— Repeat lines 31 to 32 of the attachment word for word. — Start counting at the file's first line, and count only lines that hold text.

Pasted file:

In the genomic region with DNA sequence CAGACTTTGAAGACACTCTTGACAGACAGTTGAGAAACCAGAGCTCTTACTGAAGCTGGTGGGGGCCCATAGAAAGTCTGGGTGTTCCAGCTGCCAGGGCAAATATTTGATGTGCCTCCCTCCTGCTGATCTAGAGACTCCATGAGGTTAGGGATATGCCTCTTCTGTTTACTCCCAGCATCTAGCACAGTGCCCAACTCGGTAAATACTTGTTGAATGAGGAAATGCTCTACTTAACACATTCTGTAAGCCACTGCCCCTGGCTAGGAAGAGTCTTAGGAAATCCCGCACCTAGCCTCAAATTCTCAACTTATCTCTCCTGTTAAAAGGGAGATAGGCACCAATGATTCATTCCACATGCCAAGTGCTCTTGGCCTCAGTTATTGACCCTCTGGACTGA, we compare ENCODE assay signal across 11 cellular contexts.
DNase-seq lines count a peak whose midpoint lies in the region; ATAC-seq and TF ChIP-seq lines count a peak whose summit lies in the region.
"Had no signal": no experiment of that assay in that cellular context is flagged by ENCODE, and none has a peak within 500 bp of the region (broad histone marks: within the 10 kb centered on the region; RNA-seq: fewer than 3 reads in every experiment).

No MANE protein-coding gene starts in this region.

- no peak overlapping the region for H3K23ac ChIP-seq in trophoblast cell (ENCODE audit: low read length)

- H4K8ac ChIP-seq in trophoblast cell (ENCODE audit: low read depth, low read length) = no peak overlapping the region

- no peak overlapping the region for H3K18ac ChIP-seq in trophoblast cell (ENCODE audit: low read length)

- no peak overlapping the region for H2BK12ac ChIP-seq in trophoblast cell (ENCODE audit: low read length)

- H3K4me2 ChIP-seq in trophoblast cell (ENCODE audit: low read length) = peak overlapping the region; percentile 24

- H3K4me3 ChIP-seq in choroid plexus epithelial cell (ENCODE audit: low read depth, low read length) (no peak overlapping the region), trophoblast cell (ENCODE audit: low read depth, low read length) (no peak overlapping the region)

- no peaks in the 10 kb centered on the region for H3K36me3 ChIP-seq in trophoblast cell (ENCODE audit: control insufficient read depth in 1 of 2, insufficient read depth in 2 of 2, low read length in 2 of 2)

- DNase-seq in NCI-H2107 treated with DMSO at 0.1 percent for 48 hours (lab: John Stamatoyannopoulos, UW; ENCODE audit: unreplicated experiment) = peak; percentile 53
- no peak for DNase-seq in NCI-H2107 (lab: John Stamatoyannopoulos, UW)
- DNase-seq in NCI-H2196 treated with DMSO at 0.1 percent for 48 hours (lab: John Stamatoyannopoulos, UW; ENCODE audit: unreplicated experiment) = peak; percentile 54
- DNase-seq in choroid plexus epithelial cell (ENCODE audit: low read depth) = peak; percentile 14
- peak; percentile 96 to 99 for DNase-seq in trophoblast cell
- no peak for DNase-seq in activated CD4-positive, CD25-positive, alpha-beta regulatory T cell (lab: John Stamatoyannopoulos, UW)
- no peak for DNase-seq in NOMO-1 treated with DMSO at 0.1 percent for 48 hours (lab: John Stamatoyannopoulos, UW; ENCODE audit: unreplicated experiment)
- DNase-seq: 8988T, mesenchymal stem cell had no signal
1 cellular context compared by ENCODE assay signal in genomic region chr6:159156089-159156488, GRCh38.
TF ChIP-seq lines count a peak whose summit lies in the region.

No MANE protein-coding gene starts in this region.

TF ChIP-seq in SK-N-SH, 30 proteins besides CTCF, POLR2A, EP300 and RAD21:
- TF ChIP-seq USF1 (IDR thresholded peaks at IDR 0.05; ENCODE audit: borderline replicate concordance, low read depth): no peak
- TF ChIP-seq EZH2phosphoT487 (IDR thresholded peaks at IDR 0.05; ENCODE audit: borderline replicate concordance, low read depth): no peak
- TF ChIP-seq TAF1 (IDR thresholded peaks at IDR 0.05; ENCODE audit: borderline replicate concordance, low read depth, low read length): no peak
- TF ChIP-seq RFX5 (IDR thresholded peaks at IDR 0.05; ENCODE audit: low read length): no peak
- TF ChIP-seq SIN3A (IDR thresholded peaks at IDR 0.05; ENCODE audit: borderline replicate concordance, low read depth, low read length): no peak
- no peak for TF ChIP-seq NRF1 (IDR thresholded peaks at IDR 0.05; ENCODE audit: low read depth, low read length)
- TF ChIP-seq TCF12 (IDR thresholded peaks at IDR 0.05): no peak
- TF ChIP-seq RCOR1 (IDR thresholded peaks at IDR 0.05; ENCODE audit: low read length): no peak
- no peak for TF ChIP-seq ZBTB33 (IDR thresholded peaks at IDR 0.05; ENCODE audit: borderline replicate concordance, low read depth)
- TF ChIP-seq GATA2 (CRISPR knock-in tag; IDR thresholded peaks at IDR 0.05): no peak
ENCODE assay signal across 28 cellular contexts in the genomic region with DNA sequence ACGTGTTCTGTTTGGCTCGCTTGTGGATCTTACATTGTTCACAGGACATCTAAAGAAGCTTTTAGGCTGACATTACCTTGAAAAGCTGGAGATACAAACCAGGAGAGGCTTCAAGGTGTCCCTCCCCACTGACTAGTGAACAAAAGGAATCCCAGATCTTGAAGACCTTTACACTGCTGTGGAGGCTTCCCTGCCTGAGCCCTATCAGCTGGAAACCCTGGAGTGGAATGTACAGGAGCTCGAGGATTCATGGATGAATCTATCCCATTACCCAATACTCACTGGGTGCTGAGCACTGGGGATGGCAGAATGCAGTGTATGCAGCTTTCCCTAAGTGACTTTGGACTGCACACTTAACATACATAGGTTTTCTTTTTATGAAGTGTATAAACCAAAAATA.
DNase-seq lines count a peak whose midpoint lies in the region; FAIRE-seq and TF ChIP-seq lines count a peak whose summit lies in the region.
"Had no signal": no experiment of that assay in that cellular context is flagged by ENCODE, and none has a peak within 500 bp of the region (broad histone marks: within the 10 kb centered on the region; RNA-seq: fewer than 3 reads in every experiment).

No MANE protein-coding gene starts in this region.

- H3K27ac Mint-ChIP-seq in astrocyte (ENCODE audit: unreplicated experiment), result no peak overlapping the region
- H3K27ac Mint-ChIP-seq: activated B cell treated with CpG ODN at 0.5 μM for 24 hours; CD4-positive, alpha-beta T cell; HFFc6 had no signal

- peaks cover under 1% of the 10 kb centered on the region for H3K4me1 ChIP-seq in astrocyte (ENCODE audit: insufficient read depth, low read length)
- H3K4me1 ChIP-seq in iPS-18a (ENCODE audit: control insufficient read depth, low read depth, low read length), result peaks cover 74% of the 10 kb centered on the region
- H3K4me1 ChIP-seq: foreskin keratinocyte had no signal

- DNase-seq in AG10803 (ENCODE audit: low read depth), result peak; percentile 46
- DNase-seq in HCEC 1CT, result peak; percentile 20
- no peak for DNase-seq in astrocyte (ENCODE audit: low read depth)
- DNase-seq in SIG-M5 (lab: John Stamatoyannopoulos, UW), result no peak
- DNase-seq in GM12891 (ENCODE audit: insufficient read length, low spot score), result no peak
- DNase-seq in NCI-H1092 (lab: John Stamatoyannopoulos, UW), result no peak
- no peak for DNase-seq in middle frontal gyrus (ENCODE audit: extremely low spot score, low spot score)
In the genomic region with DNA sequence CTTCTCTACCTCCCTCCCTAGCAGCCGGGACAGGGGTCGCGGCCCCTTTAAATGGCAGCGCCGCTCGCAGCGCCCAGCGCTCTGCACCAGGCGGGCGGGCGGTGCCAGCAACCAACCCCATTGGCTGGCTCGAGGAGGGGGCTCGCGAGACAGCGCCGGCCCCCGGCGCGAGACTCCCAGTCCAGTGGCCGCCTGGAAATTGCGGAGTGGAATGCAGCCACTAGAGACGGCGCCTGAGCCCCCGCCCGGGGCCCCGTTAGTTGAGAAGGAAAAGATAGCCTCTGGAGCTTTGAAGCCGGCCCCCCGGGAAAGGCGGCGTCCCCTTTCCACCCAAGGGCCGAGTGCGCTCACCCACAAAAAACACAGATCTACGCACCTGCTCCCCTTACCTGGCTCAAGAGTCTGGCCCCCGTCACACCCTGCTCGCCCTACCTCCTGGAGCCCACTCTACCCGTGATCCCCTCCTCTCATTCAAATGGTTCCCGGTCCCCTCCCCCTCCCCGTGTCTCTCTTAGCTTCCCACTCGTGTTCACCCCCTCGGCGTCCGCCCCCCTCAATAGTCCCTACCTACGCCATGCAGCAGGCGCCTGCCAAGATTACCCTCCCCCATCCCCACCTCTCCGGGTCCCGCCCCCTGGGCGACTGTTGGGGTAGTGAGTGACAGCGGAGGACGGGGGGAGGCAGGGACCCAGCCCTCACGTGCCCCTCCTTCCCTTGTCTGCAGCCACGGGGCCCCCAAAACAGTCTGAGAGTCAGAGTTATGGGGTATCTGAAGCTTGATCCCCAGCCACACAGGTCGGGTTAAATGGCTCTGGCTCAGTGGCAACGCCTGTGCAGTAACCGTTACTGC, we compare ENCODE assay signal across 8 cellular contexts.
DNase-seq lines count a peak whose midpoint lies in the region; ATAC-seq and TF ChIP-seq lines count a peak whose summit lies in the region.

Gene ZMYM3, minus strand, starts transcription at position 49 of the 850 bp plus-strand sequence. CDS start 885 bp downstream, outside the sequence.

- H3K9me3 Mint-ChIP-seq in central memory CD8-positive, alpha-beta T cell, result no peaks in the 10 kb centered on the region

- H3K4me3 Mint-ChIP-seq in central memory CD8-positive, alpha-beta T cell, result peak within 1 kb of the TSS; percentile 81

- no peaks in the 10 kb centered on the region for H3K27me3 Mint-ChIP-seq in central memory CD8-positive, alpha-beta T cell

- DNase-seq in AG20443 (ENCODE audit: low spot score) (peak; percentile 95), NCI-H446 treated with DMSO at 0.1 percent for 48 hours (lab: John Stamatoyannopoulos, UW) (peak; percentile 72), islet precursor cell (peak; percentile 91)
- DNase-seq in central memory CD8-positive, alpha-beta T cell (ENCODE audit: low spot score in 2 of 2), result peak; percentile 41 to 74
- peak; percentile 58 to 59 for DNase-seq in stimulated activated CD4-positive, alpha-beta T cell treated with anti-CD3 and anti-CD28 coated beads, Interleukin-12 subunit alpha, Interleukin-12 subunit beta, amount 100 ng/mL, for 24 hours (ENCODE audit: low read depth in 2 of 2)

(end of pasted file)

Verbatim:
- TF ChIP-seq RCOR1 (IDR thresholded peaks at IDR 0.05; ENCODE audit: low read length): no peak
- no peak for TF ChIP-seq ZBTB33 (IDR thresholded peaks at IDR 0.05; ENCODE audit: borderline replicate concordance, low read depth)